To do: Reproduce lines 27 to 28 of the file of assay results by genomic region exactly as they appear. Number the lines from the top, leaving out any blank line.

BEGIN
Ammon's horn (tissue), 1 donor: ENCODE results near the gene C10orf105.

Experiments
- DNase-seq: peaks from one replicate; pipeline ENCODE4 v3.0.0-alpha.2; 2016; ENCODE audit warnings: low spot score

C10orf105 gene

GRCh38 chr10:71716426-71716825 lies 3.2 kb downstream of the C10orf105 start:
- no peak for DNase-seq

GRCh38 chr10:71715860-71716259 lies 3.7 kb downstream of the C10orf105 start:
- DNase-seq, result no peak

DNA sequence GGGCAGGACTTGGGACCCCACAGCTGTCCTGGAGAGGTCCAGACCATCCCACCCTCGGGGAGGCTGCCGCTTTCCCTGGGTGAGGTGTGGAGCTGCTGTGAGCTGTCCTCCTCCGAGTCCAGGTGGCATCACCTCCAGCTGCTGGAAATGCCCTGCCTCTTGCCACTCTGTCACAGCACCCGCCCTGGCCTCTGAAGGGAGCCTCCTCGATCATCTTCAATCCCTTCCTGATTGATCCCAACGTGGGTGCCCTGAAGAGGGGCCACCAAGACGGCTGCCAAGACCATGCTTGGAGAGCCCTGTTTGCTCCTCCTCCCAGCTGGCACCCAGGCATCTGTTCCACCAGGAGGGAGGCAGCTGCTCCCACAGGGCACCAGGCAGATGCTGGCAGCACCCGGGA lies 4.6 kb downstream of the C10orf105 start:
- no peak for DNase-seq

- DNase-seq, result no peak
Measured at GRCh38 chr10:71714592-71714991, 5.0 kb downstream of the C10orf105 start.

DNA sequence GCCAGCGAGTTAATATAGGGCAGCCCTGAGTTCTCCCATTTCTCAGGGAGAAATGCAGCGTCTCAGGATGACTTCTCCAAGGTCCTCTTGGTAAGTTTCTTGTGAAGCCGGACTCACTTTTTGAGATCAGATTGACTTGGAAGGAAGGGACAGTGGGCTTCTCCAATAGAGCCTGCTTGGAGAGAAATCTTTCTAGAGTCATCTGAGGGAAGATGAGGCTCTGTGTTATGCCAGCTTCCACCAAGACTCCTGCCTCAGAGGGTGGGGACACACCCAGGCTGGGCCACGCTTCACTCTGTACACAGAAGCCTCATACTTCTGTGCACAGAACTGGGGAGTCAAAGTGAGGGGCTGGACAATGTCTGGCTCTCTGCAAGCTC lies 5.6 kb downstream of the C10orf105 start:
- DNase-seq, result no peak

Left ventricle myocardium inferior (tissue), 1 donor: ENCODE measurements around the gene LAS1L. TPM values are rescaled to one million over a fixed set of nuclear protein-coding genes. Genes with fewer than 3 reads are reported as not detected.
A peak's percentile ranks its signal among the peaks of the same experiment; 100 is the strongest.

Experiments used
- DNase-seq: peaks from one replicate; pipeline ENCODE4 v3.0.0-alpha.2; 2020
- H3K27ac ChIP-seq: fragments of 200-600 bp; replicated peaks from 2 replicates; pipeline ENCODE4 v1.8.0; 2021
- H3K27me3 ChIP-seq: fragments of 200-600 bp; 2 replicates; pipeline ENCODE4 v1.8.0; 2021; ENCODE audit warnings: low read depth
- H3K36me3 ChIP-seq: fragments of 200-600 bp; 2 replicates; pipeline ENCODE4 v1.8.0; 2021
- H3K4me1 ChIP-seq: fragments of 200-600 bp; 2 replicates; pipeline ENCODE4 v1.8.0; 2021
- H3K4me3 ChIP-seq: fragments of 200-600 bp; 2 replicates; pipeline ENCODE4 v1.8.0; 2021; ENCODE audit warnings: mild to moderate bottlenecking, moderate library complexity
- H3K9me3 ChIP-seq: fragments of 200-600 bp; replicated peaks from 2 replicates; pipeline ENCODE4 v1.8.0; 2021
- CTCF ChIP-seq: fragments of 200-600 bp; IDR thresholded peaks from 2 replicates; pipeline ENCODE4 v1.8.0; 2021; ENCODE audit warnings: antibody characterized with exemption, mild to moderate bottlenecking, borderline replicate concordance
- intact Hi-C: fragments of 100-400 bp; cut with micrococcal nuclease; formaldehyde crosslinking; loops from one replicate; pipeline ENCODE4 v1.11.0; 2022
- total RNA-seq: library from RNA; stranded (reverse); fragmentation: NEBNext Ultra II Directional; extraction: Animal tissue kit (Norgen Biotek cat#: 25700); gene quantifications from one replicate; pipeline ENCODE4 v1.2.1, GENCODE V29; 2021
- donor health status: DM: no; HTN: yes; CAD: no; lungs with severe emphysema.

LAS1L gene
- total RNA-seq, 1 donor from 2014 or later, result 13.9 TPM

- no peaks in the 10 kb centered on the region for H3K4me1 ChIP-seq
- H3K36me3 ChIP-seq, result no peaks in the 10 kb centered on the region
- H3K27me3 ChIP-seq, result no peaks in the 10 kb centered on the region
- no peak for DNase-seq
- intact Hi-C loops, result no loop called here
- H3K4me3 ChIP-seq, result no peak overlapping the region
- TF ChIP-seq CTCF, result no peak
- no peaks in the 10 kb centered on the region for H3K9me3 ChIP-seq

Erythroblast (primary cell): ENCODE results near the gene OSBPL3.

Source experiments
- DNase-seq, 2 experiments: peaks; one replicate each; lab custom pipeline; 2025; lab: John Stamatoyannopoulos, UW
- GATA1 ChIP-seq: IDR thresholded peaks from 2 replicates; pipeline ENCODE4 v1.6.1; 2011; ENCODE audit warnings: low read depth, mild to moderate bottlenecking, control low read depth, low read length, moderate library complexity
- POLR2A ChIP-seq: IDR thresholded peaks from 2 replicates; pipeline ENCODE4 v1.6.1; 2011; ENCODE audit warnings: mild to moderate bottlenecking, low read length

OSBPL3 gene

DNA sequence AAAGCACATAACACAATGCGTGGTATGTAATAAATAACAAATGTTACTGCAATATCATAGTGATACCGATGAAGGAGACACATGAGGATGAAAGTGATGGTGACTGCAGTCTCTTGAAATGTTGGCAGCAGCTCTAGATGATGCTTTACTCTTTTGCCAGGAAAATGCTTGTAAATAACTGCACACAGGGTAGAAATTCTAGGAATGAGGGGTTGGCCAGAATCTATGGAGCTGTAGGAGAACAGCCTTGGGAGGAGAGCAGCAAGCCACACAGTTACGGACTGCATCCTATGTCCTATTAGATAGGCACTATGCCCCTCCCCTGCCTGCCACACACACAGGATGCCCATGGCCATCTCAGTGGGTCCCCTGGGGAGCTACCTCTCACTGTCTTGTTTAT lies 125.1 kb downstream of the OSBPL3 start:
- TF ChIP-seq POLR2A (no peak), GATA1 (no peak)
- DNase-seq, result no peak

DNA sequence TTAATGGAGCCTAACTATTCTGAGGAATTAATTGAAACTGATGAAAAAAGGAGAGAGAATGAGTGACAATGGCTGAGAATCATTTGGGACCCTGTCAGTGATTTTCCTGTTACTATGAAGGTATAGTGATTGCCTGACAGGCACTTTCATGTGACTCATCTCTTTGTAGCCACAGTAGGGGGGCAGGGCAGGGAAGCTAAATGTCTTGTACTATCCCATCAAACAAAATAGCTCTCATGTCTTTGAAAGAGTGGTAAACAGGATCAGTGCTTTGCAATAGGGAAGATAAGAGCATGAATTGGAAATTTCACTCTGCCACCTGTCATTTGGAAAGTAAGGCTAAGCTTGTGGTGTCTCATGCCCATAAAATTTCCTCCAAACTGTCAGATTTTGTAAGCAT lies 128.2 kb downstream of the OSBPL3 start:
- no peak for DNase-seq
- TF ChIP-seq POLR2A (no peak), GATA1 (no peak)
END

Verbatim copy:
- total RNA-seq: library from RNA; stranded (reverse); fragmentation: NEBNext Ultra II Directional; extraction: Animal tissue kit (Norgen Biotek cat#: 25700); gene quantifications from one replicate; pipeline ENCODE4 v1.2.1, GENCODE V29; 2021
- donor health status: DM: no; HTN: yes; CAD: no; lungs with severe emphysema.